Read A Touch of Chaos Online

Authors: Scarlett St. Clair

A Touch of Chaos

also by
SCARLETT ST. CLAIR

When Stars Come Out

HADES X PERSEPHONE

A Touch of Darkness

A Game of Fate

A Touch of Ruin

A Game of Retribution

A Touch of Malice

A Game of Gods

A Touch of Chaos

ADRIAN X ISOLDE

King of Battle and Blood

Queen of Myth and Monsters

FAIRY TALE RETELLING

Mountains Made of Glass

Copyright © 2024 by Scarlett St. Clair

Cover and internal design © 2024 by Sourcebooks

Cover design by Regina Wamba

Cover images © dottedyeti/Adobe Stock, Victor/Adobe Stock, kopikoo/Adobe Stock, kopikoo/Adobe Stock, nadezhda F/Shutterstock, Anna_blossom/Shutterstock

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All rights reserved. No part of this book may be reproduced in any form or by any electronic or mechanical means including information storage and retrieval systems—except in the case of brief quotations embodied in critical articles or reviews—without permission in writing from its publisher, Sourcebooks.

The characters and events portrayed in this book are fictitious or are used fictitiously. Any similarity to real persons, living or dead, is purely coincidental and not intended by the author.

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Published by Bloom Books, an imprint of Sourcebooks

P.O. Box 4410, Naperville, Illinois 60567-410

(630) 961-3900

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Cataloging-in-Publication data is on file with the Library of Congress.

Contents
  1. Front Cover
  2. Title Page
  3. Copyright
  4. Content Warning
  5. Part I
    1. Chapter I. Persephone
    2. Chapter II. Hades
    3. Chapter III. Persephone
    4. Chapter IV. Hades
    5. Chapter V. Persephone
    6. Chapter VI. Theseus
    7. Chapter VII. Persephone
    8. Chapter VIII. Hades
    9. Chapter IX. Persephone
    10. Chapter X. Dionysus
    11. Chapter XI. Theseus
    12. Chapter XII. Persephone
    13. Chapter XIII. Dionysus
    14. Chapter XIV. Persephone
    15. Chapter XV. Persephone
    16. Chapter XVI. Persephone
  6. Part II
    1. Chapter XVII. Hades
    2. Chapter XVIII. Theseus
    3. Chapter XIX. Hades
    4. Chapter XX. Dionysus
    5. Chapter XXI. Hades
    6. Chapter XXII. Persephone
    7. Chapter XXIII. Hades
    8. Chapter XXIV. Theseus
    9. Chapter XXV. Dionysus
    10. Chapter XXVI. Persephone
    11. Chapter XXVII. Hades
    12. Chapter XXVIII. Dionysus
    13. Chapter XXIX. Persephone
    14. Chapter XXX. Hades
    15. Chapter XXXI. Persephone
  7. Part III
    1. Chapter XXXII. Theseus
    2. Chapter XXXIII. Dionysus
    3. Chapter XXXIV. Hades
    4. Chapter XXXV. Persephone
    5. Chapter XXXVI. Persephone
    6. Chapter XXXVII. Theseus
    7. Chapter XXXVIII. Hades
    8. Chapter XXXIX. Hades
    9. Chapter XL. Persephone
    10. Chapter XLI. Dionysus
    11. Chapter XLII. Persephone
  8. Author's Note
  9. About the Author
  10. Back Cover

All good things come to an end.

Content Warning

This book contains scenes that reference suicide and scenes that contain sexual violence including dubious consent and sexual assault.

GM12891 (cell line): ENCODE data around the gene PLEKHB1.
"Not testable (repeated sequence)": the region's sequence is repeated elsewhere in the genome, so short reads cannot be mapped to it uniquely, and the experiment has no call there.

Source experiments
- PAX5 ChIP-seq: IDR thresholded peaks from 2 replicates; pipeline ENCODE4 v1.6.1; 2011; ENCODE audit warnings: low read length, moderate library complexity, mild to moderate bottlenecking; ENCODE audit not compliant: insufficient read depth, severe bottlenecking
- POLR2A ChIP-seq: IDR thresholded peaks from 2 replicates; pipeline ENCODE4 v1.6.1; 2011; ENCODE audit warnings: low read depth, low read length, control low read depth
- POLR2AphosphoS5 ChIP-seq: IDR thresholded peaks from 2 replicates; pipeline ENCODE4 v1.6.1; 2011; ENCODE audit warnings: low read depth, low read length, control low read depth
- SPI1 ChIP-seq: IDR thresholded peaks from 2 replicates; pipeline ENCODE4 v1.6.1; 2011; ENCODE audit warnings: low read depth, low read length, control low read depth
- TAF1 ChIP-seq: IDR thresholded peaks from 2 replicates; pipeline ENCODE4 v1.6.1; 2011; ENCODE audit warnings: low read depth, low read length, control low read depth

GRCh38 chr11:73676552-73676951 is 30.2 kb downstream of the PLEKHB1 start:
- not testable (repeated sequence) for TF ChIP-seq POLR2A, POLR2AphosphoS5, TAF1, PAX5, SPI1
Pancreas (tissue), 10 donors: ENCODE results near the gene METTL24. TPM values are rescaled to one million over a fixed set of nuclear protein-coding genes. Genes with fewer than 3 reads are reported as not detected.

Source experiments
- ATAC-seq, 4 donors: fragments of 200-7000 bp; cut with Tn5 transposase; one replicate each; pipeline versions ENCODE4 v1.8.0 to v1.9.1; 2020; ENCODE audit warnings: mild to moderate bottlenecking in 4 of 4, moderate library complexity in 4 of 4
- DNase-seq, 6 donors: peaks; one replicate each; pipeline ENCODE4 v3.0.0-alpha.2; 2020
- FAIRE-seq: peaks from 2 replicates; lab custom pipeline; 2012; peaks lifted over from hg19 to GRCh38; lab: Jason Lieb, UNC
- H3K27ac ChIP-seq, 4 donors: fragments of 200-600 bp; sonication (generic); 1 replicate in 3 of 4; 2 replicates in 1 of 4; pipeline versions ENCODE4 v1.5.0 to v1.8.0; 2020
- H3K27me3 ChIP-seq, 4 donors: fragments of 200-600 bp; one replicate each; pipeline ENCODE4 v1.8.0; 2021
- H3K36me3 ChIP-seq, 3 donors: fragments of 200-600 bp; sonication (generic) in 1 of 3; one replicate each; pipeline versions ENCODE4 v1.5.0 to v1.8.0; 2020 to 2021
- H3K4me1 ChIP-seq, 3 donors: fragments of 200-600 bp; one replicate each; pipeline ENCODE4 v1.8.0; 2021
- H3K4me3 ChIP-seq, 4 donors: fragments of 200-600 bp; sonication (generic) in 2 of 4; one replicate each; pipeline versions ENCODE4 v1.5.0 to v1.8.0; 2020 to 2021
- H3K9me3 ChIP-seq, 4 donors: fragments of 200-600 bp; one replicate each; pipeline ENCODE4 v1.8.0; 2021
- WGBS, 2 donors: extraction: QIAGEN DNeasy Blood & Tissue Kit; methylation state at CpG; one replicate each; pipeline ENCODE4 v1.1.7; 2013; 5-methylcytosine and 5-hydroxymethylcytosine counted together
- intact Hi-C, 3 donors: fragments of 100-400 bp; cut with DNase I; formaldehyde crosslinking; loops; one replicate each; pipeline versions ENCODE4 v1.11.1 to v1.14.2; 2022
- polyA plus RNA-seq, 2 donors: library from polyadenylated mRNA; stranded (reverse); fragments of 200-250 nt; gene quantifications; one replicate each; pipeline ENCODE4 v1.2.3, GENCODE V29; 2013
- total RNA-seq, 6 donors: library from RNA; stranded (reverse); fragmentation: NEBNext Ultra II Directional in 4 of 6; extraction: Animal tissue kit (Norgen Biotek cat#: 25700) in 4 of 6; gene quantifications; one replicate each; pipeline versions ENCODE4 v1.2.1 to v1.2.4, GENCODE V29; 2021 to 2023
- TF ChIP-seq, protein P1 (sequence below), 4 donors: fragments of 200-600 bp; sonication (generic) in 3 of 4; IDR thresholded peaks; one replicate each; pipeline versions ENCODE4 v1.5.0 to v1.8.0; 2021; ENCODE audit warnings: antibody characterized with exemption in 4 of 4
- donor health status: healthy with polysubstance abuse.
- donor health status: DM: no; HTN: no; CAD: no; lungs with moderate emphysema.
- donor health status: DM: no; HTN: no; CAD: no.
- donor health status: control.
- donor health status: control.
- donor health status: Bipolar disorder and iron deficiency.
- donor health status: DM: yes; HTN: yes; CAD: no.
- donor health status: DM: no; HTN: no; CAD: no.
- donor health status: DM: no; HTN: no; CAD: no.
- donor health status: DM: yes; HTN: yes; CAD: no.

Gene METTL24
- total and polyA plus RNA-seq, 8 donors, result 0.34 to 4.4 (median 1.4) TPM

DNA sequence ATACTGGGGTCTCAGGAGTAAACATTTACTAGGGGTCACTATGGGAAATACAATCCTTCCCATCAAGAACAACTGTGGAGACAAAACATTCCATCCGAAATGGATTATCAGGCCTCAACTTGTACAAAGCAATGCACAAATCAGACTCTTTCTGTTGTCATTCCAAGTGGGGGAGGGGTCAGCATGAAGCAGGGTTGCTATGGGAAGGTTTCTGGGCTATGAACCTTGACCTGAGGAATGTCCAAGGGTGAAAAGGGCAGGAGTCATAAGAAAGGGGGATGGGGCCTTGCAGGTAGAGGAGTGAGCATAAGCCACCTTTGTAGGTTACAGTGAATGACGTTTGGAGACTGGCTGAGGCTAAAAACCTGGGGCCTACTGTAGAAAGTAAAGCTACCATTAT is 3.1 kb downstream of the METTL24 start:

Specific references to suicide in this novel are in
chapters XXXII
(Theseus) and
XXXVII
(Theseus).

Specific references to sexual assault are in
chapters XXXII
(Theseus) and
XXXVII
(Theseus).

The specific scene with dubious consent is in
chapter XI
(Theseus).

The scenes are not detailed and fade to black but please read with caution or skip these scenes to protect your mental health.

If you or someone you know is contemplating suicide, please call the National Suicide Prevention Lifeline at 1-800-273-TALK (8255) or go online to
suicidepreventionlifeline.org

Are you a survivor? Need assistance or support? National Sexual Assault Hotline 1-800-656-HOPE (4673)
hotline.rainn.org/

Part I

“There will be killing till the score is paid.”

—H
OMER
,
T
HE
O
DYSSEY

CHAPTER I
PERSEPHONE

Persephone's ears rang, and the Underworld trembled violently beneath her feet.

She was reeling from Hecate's words.

That is the sound of Theseus releasing the Titans.

Theseus, a son of Poseidon, a man she had met in passing only once, had managed to tear her life apart in a matter of hours. It had begun with the abduction of Sybil and Harmonia and spiraled from there. Now Zofie and Demeter were dead, the Helm of Darkness was gone, and Hades was missing.

She wasn't even sure that was the right word, but the fact was that she had not seen him since she'd left him in her office at Alexandria Tower, bridled by her magic. The look on his face as he'd watched her leave still haunted her, but there had been no other option. He wouldn't have let her go, and she wasn't going to let Hades face an eternity of punishment for not granting a favor.

But something was wrong, because Hades had not come for her, and he was not here now as their realm was being torn apart.

Another tremor rocked the Underworld, and Persephone looked at Hecate, who stood opposite her, eyes dark and face drawn.

“We have to go,” Hecate said.

“Go?” Persephone echoed.

“We have to stop the Titans,” Hecate said. “As much as we are able.”

Persephone just stared. The Goddess of Witchcraft was a Titan herself. She might be able to fight the elder gods, but Persephone had only just managed to go up against her Olympian mother.

“Hecate, I can't—” she began, shaking her head, but Hecate took her face between her hands.

“You can,” she said, her eyes peering straight to her soul. “You must.”

You have no choice.